As an employer or HR professional, if you invite a candidate to an interview, you expect them to have done as much preparation as possible. You want them to illustrate that they have researched your company, have practiced typical interview questions, and know their CV inside out. If they fail to do this, chances are they will not get the job.
What is often overlooked though is that the same can be said from the other side. From a candidate’s point of view, there’s nothing worse than knowing that their interviewer hasn’t prepared or has failed to consider the structure of the discussion. And, if an interviewee leaves with a negative experience, you not only risk losing some great potential talent, but you could risk damaging your employer brand. So, even if you think you’ve already found the perfect person to fill the role, it’s fundamental to prepare for every candidate that you see in order to give them all an equal chance.
“While there are the basic ways to prepare, such as researching a candidate’s background, reading their CV and checking any references, it’s also important to make sure that the interview is structured. Before you start any interview, review the job description and advert. When it comes to asking questions, ensure that they match the original need so that you’re on track to finding the right person.
Beyond structuring the interview, you also need to consider how you position your questions. If you lead the candidate to the right answer too easily, you won’t get a clear indication of their true capabilities, behaviours and attitudes. Instead, ask open-ended questions as this gives an interviewee the opportunity to open up and come into their own.
Added to this, it’s important to dig deeper into the candidate’s personal attributes to get a clearer understanding of how they will fit with your company. So, in order to get the most out of the interview, there are several competencies that you ought to be looking for, including:
- Awareness – In order to fit in with your company and pick things up quickly, the interviewee should have a good understanding of what’s happening in the news, and in your sector in particular. By asking questions on what publications they read, for example, you’ll guage an indication of their knowledge of the industry.
- Adaptability – When interviewing a candidate, it’s important to assess how easily they can adapt to different environments and situations. The ideal employee would be able to remain stress free when faced with challenges. Therefore, you could ask questions surrounding how they cope with stress to find out whether they would be able to remain calm under pressure.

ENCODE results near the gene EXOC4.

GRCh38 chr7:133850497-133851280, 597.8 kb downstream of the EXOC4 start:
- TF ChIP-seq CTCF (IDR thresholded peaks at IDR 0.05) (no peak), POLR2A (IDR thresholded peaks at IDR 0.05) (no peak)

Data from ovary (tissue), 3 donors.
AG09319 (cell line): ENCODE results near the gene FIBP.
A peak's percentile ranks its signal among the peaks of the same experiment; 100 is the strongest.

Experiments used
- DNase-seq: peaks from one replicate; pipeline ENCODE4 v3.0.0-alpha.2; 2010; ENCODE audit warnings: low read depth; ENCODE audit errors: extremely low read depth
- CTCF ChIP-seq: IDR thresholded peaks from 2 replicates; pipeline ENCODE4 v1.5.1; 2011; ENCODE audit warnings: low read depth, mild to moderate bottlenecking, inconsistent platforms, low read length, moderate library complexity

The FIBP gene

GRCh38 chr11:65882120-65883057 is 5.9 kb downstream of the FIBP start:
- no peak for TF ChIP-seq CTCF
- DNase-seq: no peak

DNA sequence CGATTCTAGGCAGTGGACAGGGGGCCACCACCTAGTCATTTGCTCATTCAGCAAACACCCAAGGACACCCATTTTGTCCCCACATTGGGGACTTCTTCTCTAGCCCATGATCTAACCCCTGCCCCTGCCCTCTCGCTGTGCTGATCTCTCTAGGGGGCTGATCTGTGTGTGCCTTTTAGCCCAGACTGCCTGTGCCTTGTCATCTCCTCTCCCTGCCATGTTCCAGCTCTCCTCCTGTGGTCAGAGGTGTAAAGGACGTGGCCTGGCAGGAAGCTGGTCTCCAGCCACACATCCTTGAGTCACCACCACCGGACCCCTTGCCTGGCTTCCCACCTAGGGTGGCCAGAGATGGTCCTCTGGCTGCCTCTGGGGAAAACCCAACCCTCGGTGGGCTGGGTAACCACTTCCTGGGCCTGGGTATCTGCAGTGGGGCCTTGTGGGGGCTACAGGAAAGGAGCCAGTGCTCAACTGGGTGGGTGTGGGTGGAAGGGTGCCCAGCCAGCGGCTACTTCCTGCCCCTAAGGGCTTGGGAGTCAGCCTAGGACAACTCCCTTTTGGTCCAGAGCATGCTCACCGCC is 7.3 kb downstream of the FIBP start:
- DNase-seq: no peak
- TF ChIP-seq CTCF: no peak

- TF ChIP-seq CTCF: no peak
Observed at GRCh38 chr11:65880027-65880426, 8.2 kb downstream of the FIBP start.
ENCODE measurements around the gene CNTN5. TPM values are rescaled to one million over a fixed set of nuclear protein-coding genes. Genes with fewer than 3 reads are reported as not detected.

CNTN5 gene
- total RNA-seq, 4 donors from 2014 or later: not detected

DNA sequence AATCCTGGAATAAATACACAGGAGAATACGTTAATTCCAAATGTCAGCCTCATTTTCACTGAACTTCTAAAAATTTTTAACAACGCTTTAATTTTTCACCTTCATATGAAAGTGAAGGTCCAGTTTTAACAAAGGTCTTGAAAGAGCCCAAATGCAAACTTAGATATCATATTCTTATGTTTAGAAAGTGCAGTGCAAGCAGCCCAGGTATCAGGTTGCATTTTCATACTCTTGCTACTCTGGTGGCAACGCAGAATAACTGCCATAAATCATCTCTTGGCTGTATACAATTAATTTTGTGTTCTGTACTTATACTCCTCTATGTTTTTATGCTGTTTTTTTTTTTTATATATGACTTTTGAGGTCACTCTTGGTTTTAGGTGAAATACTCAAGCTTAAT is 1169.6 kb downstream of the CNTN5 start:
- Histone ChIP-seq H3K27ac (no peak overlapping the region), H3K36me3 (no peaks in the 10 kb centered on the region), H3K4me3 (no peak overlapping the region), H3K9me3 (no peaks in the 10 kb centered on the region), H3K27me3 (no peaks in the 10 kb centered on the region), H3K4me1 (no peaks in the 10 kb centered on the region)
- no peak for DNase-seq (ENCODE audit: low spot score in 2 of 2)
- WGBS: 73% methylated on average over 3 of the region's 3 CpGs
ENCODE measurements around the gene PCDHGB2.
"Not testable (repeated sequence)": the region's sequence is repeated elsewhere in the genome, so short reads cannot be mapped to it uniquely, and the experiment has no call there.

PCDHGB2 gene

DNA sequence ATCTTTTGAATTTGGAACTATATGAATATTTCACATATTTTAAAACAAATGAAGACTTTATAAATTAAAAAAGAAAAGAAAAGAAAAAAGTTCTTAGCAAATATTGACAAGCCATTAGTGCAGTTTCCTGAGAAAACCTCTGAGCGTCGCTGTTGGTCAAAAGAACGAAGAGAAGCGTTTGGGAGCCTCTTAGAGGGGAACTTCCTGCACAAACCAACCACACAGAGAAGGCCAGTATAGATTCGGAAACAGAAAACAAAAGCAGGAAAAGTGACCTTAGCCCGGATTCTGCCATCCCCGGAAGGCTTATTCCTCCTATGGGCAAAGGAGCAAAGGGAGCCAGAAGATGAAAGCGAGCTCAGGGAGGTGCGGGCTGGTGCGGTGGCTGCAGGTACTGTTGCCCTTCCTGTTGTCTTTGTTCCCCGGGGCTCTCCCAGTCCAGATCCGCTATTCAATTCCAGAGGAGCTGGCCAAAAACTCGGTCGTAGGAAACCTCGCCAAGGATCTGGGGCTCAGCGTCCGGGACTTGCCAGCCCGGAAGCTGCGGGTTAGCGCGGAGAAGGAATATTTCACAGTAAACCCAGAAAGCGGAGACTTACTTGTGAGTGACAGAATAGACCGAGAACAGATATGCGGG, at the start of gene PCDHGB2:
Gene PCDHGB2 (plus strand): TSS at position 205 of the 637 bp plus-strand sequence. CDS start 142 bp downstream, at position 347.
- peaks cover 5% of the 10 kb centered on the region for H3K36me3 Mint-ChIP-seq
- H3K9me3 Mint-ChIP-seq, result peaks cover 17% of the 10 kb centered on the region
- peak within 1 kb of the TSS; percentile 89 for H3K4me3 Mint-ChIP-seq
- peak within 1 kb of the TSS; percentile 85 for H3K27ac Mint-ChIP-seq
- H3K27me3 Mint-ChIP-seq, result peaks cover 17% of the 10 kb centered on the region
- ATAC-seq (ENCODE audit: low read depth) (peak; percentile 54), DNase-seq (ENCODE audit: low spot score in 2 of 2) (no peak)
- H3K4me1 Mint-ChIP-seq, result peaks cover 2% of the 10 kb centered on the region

- Delegation, team work and independence – The perfect candidate needs to be well balanced. For instance, they should be able to work in a team, but at the same time be independent. Equally, they should be able to assign tasks to others, whilst still being there as a source of support. As an interviewer, you can find out about an individual’s abilities by asking questions on experience in previous jobs, or any sporting activities/societies that they have been involved in.
- Motivation – An applicant should be able to provide an example of how they can motivate themselves, showing that they have the ability to inspire others even when times are tough, to do the best job possible. By asking questions such as ‘what motivates you?’ you can gain an insight into their levels of drive.
- Conflict management and decisiveness – An applicant needs to be able to show that they can manage negative confrontations, constructively resolve issues, and make well-informed decisions. This could be assessed by giving the interviewee a scenario and asking them how they would deal with it.
- Integrity, trustworthiness, and sensitivity – The interviewee should be able to show that they have a sense of morality and be able to take other people’s feelings into account. At the end of the day, you want them to be able to fit in with the rest of the company, and finding out about personal qualities is just as important as previous work experience.
- Creativity – By asking about hobbies and interests outside of work, the candidate’s creative side may come across. For example, an applicant that enjoys drama or art in their free time may also be able to bring imaginative ideas to the team.
By following a clear structure and asking the right questions, you’re much more likely to choose the best candidate for the role.”
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